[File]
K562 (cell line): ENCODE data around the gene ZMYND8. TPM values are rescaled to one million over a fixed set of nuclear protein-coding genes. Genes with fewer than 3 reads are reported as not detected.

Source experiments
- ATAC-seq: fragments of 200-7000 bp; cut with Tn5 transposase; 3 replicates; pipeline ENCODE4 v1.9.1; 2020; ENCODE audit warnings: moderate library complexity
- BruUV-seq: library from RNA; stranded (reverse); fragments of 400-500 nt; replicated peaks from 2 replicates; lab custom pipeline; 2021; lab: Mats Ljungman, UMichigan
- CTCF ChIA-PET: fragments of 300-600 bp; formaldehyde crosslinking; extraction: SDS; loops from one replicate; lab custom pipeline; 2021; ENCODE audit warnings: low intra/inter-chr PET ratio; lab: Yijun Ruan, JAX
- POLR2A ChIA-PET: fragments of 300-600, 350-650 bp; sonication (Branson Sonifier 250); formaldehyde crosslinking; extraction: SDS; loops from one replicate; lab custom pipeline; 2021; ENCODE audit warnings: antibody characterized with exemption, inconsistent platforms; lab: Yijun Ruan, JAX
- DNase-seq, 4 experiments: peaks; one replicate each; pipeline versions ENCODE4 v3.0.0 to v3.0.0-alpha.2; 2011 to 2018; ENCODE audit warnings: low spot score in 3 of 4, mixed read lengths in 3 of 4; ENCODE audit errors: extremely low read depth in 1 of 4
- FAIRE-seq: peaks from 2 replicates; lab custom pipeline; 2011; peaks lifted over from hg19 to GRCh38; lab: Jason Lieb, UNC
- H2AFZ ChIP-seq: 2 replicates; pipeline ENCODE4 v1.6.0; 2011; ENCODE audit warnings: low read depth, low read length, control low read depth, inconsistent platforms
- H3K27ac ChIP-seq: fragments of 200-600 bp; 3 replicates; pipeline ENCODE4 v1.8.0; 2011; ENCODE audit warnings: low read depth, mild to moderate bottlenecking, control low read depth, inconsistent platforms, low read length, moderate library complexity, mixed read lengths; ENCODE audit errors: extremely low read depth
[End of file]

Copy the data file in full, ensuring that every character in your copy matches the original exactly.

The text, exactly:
K562 (cell line): ENCODE data around the gene ZMYND8. TPM values are rescaled to one million over a fixed set of nuclear protein-coding genes. Genes with fewer than 3 reads are reported as not detected.

Source experiments
- ATAC-seq: fragments of 200-7000 bp; cut with Tn5 transposase; 3 replicates; pipeline ENCODE4 v1.9.1; 2020; ENCODE audit warnings: moderate library complexity
- BruUV-seq: library from RNA; stranded (reverse); fragments of 400-500 nt; replicated peaks from 2 replicates; lab custom pipeline; 2021; lab: Mats Ljungman, UMichigan
- CTCF ChIA-PET: fragments of 300-600 bp; formaldehyde crosslinking; extraction: SDS; loops from one replicate; lab custom pipeline; 2021; ENCODE audit warnings: low intra/inter-chr PET ratio; lab: Yijun Ruan, JAX
- POLR2A ChIA-PET: fragments of 300-600, 350-650 bp; sonication (Branson Sonifier 250); formaldehyde crosslinking; extraction: SDS; loops from one replicate; lab custom pipeline; 2021; ENCODE audit warnings: antibody characterized with exemption, inconsistent platforms; lab: Yijun Ruan, JAX
- DNase-seq, 4 experiments: peaks; one replicate each; pipeline versions ENCODE4 v3.0.0 to v3.0.0-alpha.2; 2011 to 2018; ENCODE audit warnings: low spot score in 3 of 4, mixed read lengths in 3 of 4; ENCODE audit errors: extremely low read depth in 1 of 4
- FAIRE-seq: peaks from 2 replicates; lab custom pipeline; 2011; peaks lifted over from hg19 to GRCh38; lab: Jason Lieb, UNC
- H2AFZ ChIP-seq: 2 replicates; pipeline ENCODE4 v1.6.0; 2011; ENCODE audit warnings: low read depth, low read length, control low read depth, inconsistent platforms
- H3K27ac ChIP-seq: fragments of 200-600 bp; 3 replicates; pipeline ENCODE4 v1.8.0; 2011; ENCODE audit warnings: low read depth, mild to moderate bottlenecking, control low read depth, inconsistent platforms, low read length, moderate library complexity, mixed read lengths; ENCODE audit errors: extremely low read depth